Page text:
o Best option: Use a combination of these four
approaches
12
Default Prevention: Traditional Approach
• Primarily involves the financial aid office
• Focus is on helping borrowers to develop a
healthy relationship with their loans to
include: Understanding loan repayment
– Financial literacy program
– Updating enrollment status changes
– Engaging at-risk borrowers
13
Entrance Loan Counseling
Provide information which includes:
o Job opportunities & salary information
o Estimated monthly loan payment
o Providing loan servicer contact info
o Obtaining good borrower contact info
o “Self-help” via NSLDS for Students
o Encourage students to return to complete program, not
simply to avoid entering repayment on existing loans
14
Financial Literacy
o Correlation exists between increased financial literacy and
decreased defaults
o Schools can play an important role
o Make it part of your first year curriculum
o Offer a class for credit if possible
o There are many free resources available
- Federal, Federal Loan servicers, non-profits, lenders, guarantors
o Consider on-line financial literacy programs
o Can you enhance what you are doing now?
15
Protecting the Grace Period
Of the borrowers who defaulted, most did not
receive their full 6-month grace period due to
late or inaccurate enrollment notification by
the school.
Schools must learn when a borrower leaves
campus and promptly report this to NSLDS.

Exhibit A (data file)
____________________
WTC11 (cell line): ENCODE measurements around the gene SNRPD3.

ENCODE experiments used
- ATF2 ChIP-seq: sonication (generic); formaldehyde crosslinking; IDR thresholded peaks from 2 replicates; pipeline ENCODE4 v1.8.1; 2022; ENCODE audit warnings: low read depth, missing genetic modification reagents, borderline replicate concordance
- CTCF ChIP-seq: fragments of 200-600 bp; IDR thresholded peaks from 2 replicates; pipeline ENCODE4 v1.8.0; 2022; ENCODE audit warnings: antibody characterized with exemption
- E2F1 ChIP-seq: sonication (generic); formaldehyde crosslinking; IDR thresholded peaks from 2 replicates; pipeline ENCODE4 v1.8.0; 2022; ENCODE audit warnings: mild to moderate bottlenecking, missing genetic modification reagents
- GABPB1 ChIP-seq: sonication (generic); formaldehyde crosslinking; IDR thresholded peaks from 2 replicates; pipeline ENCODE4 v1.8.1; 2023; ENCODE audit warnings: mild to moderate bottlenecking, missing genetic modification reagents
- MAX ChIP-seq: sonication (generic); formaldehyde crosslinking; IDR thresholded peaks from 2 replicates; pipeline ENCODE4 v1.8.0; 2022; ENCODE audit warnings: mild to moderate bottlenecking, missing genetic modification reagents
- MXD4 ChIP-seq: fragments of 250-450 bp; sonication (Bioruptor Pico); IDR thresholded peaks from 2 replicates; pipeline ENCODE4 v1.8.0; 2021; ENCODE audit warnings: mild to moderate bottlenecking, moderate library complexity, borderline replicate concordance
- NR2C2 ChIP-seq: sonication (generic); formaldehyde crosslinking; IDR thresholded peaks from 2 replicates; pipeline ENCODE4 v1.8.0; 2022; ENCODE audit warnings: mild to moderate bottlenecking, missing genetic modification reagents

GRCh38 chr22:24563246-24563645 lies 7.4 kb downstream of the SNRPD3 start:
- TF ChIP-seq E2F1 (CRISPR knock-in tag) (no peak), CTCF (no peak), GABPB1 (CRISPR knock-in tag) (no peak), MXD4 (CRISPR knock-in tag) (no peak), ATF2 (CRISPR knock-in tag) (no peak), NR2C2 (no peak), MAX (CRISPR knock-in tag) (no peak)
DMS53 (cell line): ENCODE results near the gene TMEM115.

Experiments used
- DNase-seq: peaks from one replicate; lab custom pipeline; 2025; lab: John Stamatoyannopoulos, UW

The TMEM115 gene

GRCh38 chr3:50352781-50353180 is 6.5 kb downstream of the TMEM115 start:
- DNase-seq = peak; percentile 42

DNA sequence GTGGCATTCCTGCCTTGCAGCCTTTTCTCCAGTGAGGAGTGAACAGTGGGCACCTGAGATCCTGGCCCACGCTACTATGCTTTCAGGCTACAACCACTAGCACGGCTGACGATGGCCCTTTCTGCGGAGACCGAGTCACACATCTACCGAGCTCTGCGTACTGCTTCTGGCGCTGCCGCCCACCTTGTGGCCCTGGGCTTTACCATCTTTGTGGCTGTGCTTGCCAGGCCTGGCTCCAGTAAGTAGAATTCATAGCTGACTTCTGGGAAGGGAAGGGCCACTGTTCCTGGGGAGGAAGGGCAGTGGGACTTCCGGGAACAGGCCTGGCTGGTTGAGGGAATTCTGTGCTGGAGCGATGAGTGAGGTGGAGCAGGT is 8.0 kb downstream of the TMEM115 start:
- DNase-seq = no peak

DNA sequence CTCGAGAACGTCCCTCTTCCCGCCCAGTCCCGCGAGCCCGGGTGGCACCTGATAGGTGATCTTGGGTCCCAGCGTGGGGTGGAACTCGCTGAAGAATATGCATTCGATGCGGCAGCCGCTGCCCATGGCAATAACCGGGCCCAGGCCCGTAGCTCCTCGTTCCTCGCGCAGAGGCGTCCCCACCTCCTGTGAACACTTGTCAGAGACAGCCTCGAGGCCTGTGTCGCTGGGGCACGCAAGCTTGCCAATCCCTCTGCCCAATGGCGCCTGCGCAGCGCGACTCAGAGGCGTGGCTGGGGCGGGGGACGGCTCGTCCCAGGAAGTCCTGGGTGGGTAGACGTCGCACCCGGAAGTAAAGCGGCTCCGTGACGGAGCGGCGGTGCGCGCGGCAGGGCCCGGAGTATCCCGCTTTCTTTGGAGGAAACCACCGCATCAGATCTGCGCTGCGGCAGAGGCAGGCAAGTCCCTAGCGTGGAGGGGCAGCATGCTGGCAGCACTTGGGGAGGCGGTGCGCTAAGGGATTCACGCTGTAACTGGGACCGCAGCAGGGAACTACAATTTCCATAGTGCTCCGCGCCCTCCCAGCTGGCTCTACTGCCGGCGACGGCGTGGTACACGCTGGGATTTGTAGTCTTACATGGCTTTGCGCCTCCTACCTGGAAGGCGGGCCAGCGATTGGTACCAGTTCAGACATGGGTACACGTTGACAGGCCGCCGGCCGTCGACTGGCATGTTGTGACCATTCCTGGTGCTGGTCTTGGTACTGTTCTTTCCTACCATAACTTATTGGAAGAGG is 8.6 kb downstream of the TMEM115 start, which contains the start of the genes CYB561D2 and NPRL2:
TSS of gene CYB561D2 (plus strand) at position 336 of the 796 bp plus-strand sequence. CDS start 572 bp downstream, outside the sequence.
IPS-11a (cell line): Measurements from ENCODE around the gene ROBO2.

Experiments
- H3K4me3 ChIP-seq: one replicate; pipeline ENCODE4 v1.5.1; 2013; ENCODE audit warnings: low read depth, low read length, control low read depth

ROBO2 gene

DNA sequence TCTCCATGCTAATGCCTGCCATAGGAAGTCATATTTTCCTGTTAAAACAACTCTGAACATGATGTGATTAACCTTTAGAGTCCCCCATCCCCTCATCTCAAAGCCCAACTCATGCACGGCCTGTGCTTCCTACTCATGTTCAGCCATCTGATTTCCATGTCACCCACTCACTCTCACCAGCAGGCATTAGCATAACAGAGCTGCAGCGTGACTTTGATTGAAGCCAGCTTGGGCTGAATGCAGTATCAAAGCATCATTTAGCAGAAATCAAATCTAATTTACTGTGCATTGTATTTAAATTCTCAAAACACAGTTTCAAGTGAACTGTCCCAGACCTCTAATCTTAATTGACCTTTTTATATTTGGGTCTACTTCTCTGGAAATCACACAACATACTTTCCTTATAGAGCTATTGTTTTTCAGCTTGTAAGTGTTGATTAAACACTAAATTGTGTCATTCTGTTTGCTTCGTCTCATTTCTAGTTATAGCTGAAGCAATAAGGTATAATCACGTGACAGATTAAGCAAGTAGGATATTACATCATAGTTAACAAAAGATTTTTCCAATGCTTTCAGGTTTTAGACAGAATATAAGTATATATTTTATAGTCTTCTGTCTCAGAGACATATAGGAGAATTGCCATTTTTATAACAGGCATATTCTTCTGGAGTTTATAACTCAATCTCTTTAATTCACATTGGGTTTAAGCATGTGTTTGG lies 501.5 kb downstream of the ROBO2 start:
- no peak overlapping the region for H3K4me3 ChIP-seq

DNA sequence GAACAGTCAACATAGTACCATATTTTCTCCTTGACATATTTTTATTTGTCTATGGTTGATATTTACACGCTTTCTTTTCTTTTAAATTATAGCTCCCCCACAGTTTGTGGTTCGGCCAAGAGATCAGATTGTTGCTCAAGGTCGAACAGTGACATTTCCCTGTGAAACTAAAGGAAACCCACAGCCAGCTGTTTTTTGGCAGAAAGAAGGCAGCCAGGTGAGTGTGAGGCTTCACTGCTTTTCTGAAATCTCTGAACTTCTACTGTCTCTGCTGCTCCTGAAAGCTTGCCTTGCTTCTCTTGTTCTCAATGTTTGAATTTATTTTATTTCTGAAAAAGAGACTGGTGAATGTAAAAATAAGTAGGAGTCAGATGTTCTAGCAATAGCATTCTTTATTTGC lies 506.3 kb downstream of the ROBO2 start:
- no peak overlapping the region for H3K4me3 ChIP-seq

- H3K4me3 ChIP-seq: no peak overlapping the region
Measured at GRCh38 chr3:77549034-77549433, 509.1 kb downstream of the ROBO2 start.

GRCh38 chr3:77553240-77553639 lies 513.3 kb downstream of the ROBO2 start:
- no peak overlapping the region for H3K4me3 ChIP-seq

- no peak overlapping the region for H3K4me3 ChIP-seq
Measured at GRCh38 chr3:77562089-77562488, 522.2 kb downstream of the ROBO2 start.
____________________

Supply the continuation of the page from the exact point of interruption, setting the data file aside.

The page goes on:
Why is this so important?
16
Servicer Repayment Counseling
During the grace period, the Loan Servicer:
o Establishes a relationship with the borrower
o Ensures the correct repayment status
o Discusses the appropriate repayment plan
o Promotes self-service through the Web
o Updates and enhances borrower contact information
(school should do this also!)
o Discusses consolidation options
17
Help Borrowers Make a Friend
To help ensure successful repayment, it is important
for borrowers to know their federal loan servicers.
• Servicers provide interactive tools, loan calculators,
and counseling aids for use during all points in the
loan life cycle for your students
• Servicers offer dedicated services, including
individualized reporting tools, to assist you with
managing cohort default rates
18
Contacting Delinquent Borrowers
By examining large populations of
defaulted borrowers FSA determined
that the majority had contact issues:
• Half had bad telephone numbers
• Most defaulters were not successfully
contacted by phone during the 360-day
collection effort leading up to default
19
Ensure Borrowers Can Be Found
Create a separate form to collect additional borrower contact
information
o Goal is to supplement what is obtained via the MPN
o Get contact information for parents, siblings, aunts/uncles,
grandparents
o Inform borrowers that you may verify this info (to improve accuracy)
and spot check if time permits
Important Note: Although you may collect this information, you
may not make a borrower’s receipt of aid contingent upon providing
it.
20
Borrower Contact Sheet
Some schools include:
• All of the borrower’s e-mail addresses
• Contact information for siblings, parents,
grandparents, etc., including e-mail and cell
phone numbers
• Ask borrower for the one phone number
where he/she can always be reached
• Identify all social networking sites where
borrower has an account
21
Tips for Success